Bushido, Japanese

Here is an overview of the law of bushido as expressed in the late seventeenth century:

"The real courage is to live when he was just living to die when it is right to die"

"Eat in moderation, avoid lust"

"A Samurai will lead to son and faithful subject. He will not leave his master, even though the number of subjects increased from one hundred to ten, ten to one "

"In wartime, the testimony of his loyalty is to be worn if necessary to meet the enemy without arrows if his life"

"... If he loses the battle and is forced to deliver his head (...) it will die with a smile, no look vile"

"Bushido means the determination to die. When you're at the crossroads of routes and you must choose the road, does not hesitate: choose the path of death. Do not ask why no particular reason and that your spirit is strong and ready. Someone may say that if you die without having achieved any goal, your death will have no meaning: it will be like the death of a dog. But when you find yourself at the crossroads, you must not think of a goal: this is not the time to make plans. All prefer life to death and if we are reasoning or if we project we will choose the path of life. But if you miss the goal and if you stay alive, in fact you'll be a coward. This is an important consideration. If you die without a goal, your death may be the death of a dog, death of madness, but there will be no stain on your honor. In the Bushido, the honor comes first. Therefore, the idea of death is printed in your mind every morning and evening. When your determination to die at any time whatsoever has found a permanent home in your soul, you've reached the summit of the direction of bushido."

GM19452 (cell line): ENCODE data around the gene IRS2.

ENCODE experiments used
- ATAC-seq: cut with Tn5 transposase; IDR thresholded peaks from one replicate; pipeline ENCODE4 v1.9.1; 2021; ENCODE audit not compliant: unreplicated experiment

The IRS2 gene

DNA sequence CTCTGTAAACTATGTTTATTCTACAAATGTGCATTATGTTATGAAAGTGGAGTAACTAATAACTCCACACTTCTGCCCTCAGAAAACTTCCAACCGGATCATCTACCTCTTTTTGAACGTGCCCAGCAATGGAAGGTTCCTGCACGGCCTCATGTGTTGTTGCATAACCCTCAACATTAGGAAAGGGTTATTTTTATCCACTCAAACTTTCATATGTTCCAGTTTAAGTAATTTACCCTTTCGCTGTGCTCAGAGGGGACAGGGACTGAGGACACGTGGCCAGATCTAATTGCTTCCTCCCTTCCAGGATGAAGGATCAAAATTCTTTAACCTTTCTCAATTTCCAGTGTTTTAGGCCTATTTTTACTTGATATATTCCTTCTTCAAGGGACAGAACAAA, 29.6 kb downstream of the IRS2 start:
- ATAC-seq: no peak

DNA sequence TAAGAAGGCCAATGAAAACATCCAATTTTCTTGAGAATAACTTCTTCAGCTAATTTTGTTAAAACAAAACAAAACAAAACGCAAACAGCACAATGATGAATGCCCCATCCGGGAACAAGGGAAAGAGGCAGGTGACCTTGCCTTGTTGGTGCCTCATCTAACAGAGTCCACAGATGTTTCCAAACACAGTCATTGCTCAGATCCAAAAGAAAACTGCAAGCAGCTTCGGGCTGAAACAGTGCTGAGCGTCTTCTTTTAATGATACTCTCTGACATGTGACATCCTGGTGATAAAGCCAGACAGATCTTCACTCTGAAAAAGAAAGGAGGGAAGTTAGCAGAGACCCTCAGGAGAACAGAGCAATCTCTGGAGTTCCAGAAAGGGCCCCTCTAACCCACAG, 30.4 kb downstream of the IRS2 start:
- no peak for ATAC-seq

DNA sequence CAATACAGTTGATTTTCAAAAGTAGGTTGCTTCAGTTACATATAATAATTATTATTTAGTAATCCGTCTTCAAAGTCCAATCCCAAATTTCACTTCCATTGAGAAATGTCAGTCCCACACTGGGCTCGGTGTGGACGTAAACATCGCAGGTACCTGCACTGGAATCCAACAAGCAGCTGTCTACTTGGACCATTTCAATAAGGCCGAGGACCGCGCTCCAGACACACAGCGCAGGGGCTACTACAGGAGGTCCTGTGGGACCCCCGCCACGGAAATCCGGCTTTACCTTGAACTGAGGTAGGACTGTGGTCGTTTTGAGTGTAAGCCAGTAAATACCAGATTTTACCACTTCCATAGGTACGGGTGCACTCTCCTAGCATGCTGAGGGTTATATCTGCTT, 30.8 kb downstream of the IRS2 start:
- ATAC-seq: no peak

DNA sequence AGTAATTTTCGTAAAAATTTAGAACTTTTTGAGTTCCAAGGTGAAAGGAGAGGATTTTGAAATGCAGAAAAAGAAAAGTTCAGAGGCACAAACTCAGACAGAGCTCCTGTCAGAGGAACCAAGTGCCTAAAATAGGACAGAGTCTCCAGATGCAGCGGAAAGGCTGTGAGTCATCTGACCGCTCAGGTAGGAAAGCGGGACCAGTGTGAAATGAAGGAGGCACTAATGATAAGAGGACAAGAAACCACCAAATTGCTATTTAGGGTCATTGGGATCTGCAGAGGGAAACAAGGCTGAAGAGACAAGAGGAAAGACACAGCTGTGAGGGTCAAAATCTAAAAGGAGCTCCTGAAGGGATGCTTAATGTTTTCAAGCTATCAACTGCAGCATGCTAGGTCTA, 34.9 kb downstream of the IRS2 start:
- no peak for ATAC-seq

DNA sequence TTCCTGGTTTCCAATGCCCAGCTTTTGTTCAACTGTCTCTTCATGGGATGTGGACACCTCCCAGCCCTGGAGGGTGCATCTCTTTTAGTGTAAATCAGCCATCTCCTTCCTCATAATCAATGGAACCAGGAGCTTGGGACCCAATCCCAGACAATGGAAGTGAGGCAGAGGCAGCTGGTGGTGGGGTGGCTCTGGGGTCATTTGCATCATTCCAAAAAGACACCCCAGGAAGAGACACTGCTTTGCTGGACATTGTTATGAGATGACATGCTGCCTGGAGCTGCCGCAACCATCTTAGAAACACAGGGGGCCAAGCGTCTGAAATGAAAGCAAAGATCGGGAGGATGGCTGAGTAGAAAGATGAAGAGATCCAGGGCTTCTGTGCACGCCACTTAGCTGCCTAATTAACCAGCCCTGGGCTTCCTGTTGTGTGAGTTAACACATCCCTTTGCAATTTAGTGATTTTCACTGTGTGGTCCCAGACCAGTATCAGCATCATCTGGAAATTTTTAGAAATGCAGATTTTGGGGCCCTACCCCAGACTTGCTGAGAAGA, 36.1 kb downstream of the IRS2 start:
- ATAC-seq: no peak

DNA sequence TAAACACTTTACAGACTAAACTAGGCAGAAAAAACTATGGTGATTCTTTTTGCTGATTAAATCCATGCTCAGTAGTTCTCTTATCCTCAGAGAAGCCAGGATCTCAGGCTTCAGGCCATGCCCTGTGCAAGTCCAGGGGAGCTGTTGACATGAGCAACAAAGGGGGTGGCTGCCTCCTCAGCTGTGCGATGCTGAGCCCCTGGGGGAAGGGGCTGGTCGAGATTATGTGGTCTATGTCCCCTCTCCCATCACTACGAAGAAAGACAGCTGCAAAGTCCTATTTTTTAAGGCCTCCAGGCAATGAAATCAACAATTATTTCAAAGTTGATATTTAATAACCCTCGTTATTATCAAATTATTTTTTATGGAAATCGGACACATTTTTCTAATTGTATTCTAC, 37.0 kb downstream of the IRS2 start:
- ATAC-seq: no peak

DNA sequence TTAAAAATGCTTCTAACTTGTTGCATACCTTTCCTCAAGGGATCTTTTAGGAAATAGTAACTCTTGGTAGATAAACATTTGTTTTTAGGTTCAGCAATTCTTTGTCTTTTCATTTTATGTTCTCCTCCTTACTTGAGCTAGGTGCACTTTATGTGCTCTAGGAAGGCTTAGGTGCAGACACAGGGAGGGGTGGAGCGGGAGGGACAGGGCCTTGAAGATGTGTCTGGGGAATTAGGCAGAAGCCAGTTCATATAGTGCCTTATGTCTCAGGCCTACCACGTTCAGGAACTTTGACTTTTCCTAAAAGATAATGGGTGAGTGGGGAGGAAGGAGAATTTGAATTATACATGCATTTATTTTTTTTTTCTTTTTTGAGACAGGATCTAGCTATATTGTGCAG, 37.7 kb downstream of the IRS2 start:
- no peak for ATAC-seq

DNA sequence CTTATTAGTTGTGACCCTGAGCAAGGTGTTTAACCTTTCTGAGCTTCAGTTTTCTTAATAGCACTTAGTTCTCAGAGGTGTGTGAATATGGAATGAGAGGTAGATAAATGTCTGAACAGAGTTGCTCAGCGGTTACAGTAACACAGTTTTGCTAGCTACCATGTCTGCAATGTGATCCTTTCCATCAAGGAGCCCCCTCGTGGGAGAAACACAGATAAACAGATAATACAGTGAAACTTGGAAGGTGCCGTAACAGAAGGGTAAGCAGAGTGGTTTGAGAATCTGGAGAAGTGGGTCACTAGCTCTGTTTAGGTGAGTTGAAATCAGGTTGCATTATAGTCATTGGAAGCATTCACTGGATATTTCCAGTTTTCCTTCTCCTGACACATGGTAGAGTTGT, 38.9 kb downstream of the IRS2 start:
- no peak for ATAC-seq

The Bushido is a code of moral principles that the Japanese samurai were required to observe.

Origin of the word
Bushido Is a Japanese word from himself Chinese ( "wu shi dao") means literally "the way of the warrior" - from "drunk" means that all martial techniques, " shi "(warrior) and" do "(the way).

The first mention of the word is made in the Koyo Gunkan, written around 1616 but the onset of bushido is linked to that of Japanese feudalism and the first Shogun at the time of Minamoto no Yoritomo in the twelfth century.

Sources of Bushido
This code of life was borrowed from Buddhism stoic endurance, respect for danger and death in Shinto, the religious cult of the Fatherland and the Emperor in Confucianism, a certain literary and artistic culture and morality social "relations" parent-child, master and servant, husband, brothers, friends. Mencius was also a great source of inspiration for the bushido.

A strict code
Most samurai devoted their lives to bushido, a strict code that demanded loyalty and honor unto death. If a samurai failed to keep his honor he could regain it by committing seppuku (ritual suicide), which is better known in the West as the term (however inappropriate) of "Hara-Kiri 'or' action 's open the abdomen ( "hara" belly, seat of Ki (power, energy) and " '' kiri 'cutting sword).

In its purest form, the bushido requires its practitioners that they deem effective moment compared to their own death, as if they were no longer of this world. This is particularly true for the initial forms of bushido or budo. Moreover, traditionalists criticize forms later, "they reason clearly with the idea of staying alive in the mind."

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